For hybrid areas, a reasonable approach is to restore as much of the identity and character of cities and neighborhoods as possible and as long as they hold real value. But let the new construction be modern, progressive and incorporated into the urban fabric to complement the restored work and enhance the character and identity of the structures. It is worth noting here that old doesn’t necessarily mean valuable. We also need to be mindful that the magic of time and patient efforts are not available for us today. Humans’ ever-shortening attention span, immediate results and instant gratification way of life is an extremely high hurdle to overcome. The focus ought to be on making what’s important count as opposed to making the counts important. These areas are likely to be where most of the work would take place. As the rebuilding process begins with deciding the what, who, where, when and why, new standards, a paradigm shift would ultimately emerge determining what is considered essential, necessary, desirable, chic. But hopefully, rooted in the culture.
On ways to minimize unjust or austere economic conditions, reliance should be on

  1. Grants with no strings attached; it is difficult but not without precedent, especially from countries responsible for the Syrian hardship; yes, a form of reparation.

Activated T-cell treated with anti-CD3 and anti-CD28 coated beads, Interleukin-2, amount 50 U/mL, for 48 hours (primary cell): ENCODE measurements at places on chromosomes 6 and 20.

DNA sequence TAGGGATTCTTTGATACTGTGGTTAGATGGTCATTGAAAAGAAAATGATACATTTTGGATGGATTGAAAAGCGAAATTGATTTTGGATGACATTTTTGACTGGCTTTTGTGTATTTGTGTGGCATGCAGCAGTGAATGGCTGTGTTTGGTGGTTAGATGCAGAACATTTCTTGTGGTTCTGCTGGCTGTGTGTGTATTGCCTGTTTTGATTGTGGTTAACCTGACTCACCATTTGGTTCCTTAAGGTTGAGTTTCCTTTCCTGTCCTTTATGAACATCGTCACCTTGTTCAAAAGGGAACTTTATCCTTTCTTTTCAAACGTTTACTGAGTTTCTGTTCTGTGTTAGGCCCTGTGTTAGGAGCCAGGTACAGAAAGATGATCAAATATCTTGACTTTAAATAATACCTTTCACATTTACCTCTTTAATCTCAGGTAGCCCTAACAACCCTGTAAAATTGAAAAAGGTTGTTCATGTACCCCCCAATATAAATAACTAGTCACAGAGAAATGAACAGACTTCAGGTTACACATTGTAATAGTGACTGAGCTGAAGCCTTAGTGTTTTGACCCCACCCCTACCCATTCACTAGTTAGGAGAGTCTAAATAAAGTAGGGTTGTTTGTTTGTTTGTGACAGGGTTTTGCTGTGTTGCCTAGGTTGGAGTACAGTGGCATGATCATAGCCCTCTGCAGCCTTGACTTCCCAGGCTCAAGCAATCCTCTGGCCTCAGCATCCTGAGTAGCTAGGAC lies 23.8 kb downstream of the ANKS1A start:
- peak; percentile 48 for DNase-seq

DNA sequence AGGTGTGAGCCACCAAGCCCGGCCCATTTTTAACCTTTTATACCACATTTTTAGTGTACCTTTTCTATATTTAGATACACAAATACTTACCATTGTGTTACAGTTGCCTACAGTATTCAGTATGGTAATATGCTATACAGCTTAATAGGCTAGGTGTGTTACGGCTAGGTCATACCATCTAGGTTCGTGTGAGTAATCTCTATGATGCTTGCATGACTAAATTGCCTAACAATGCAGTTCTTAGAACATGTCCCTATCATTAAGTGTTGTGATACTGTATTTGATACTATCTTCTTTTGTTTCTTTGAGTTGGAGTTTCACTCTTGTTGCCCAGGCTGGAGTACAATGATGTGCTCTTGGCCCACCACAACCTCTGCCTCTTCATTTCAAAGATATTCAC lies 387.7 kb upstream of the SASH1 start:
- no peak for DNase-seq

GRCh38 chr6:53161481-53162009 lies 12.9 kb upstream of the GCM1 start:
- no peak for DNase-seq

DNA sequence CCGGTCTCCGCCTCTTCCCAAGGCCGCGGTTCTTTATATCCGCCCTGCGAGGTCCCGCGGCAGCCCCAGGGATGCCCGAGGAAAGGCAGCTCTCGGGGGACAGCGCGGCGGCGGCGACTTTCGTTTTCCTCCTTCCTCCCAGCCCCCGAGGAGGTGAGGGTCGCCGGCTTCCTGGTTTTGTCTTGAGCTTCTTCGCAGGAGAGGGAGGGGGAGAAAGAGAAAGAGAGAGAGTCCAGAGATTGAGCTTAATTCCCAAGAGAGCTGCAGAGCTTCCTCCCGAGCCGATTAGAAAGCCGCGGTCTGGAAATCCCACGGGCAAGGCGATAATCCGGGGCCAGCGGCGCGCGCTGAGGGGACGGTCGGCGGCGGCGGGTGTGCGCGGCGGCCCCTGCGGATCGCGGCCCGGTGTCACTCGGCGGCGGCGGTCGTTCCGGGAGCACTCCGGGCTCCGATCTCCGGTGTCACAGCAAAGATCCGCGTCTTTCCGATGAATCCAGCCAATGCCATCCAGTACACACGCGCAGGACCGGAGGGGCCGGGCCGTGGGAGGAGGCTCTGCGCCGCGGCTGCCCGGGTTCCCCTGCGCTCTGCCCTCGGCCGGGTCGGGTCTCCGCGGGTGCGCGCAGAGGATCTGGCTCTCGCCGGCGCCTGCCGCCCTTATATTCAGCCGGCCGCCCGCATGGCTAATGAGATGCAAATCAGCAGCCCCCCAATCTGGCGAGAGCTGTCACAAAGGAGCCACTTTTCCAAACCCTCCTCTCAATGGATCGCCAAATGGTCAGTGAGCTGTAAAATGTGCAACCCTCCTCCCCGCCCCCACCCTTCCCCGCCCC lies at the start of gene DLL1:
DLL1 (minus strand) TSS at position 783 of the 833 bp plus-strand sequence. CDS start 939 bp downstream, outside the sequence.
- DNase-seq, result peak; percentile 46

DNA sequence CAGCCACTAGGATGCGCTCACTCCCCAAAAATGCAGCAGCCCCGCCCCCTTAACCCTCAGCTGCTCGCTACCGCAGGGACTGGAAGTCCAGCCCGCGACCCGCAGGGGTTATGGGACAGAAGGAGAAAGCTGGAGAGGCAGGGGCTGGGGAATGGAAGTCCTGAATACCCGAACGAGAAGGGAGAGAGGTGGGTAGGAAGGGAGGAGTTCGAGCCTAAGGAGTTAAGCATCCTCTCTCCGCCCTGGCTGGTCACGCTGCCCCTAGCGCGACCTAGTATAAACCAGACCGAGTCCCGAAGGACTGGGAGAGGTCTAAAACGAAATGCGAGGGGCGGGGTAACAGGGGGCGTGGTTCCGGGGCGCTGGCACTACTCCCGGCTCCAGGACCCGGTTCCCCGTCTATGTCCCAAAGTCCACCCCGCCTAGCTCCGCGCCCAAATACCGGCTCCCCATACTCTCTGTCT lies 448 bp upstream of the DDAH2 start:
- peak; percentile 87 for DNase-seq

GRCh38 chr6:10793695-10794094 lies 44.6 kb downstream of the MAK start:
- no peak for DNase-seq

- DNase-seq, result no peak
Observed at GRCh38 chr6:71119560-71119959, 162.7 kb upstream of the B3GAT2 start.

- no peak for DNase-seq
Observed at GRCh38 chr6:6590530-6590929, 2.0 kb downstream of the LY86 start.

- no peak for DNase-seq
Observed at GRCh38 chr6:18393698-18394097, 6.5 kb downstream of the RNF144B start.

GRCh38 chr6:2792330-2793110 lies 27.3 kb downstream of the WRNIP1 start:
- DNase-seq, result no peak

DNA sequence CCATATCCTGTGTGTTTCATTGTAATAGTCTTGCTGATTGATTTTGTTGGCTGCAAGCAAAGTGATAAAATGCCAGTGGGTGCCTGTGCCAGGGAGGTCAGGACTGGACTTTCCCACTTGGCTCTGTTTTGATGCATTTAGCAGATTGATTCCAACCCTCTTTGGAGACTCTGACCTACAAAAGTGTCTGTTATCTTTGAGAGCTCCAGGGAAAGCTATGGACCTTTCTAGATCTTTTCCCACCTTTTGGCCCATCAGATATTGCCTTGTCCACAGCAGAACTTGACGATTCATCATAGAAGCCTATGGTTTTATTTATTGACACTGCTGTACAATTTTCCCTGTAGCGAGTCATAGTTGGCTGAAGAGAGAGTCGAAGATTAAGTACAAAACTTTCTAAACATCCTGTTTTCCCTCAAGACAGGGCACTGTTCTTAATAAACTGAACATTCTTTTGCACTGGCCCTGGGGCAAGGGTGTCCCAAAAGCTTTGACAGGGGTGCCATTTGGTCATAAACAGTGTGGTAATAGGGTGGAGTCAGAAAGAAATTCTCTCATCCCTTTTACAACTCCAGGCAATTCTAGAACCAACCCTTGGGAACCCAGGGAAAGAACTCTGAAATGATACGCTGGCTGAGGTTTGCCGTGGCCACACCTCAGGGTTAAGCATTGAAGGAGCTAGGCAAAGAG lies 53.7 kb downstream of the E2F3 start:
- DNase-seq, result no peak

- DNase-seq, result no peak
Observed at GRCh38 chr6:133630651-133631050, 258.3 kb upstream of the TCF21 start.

2. Loans with deferred repayment plans from friendly or neutral countries.
  3. Mounting a global campaign describing the benefit of investing in Syria and the dire consequences, to the entire region, of not doing so.
  4. Treat participation in reconstruction as a required community service that can be modeled, among others, after US graduating high school students where every student ought to perform a well-documented 100 hours of community service before receiving their high school diploma.
  5. Most importantly, energizing Syrian capital, local and abroad, to invest and take the lead in the reconstruction bonanza. This can happen only if the government takes demonstrative governance modernization and trust building measures backed by tangible commitments.

On engaging and benefiting from Syrian capital – Patriotism and social responsibility can be a strong motivation but by themselves can’t be relied upon to entice Syrian capital to invest.  Government must institute bold long-term incentives with proven track records of success such as:

  • Offering lead opportunities to Syrians first and at better terms,
  • Implement a “set-aside” policy for Syrian either as partners or as retained professionals, especially those with proven sacrifices during the war,
  • Tax Increment Financing (TIF) or tax breaks, tax revenue sharing,
  • Matching monetary investments, or guaranteed minimum returns,
  • Free land or long-term land leases,
  • Infrastructure assistance,
  • Cheap money (low or no interest loans) for meeting certain goals,
  • Offer bonus density as incentives for meeting extended goals.

Ziad Elias Demian, AIA – APA